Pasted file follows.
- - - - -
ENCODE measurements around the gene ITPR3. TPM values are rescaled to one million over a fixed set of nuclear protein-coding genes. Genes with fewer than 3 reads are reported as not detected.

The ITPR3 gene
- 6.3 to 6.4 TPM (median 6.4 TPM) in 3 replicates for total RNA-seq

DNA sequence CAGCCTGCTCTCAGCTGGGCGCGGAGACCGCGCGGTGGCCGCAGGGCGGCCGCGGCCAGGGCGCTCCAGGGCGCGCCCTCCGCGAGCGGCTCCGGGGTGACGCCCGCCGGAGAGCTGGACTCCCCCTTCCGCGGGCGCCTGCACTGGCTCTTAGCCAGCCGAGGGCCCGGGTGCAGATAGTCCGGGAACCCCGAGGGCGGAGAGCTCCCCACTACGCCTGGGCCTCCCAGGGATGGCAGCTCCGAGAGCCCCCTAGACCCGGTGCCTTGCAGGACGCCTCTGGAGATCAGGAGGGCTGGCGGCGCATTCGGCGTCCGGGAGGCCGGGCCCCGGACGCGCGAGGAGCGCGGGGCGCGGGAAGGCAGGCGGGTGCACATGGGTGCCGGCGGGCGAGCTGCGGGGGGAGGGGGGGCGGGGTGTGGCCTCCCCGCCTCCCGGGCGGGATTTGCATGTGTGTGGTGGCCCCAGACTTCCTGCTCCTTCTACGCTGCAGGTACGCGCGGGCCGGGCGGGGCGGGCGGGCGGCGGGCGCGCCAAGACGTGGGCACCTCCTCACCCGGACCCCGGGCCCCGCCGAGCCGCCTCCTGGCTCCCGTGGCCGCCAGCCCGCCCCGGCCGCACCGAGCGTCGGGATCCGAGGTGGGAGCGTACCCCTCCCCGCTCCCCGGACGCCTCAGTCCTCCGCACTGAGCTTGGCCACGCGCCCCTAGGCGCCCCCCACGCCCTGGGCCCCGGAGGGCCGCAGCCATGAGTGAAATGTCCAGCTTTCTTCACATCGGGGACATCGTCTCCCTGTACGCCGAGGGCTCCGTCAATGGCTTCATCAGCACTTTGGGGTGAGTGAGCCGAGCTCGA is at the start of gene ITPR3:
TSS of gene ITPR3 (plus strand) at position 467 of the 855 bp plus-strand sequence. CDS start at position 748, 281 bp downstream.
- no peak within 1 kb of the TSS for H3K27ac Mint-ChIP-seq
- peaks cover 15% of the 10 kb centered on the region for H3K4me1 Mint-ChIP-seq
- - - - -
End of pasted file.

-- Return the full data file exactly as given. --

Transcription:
ENCODE measurements around the gene ITPR3. TPM values are rescaled to one million over a fixed set of nuclear protein-coding genes. Genes with fewer than 3 reads are reported as not detected.

The ITPR3 gene
- 6.3 to 6.4 TPM (median 6.4 TPM) in 3 replicates for total RNA-seq

DNA sequence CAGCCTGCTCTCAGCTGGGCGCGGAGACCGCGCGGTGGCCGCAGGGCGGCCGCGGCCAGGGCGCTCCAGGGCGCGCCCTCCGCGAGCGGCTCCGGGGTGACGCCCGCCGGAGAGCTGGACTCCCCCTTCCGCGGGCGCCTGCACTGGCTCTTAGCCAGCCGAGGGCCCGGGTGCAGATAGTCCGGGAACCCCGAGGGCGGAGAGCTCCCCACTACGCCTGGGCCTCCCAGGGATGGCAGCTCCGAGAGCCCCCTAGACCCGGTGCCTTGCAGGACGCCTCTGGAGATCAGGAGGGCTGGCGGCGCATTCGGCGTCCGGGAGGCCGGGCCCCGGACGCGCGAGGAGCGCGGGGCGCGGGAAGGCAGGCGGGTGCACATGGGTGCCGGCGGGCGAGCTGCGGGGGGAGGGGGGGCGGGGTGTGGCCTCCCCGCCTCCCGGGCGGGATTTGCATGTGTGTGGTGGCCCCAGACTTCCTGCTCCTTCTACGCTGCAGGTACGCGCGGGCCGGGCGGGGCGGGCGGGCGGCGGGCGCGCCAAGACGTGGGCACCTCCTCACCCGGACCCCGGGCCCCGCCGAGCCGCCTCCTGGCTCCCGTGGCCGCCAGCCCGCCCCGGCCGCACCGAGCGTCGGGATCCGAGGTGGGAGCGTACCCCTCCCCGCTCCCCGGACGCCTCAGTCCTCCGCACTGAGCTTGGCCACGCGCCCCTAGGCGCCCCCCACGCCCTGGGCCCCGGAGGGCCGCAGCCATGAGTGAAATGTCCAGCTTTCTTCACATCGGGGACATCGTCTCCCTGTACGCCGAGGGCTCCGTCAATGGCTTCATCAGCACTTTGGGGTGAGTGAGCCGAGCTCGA is at the start of gene ITPR3:
TSS of gene ITPR3 (plus strand) at position 467 of the 855 bp plus-strand sequence. CDS start at position 748, 281 bp downstream.
- no peak within 1 kb of the TSS for H3K27ac Mint-ChIP-seq
- peaks cover 15% of the 10 kb centered on the region for H3K4me1 Mint-ChIP-seq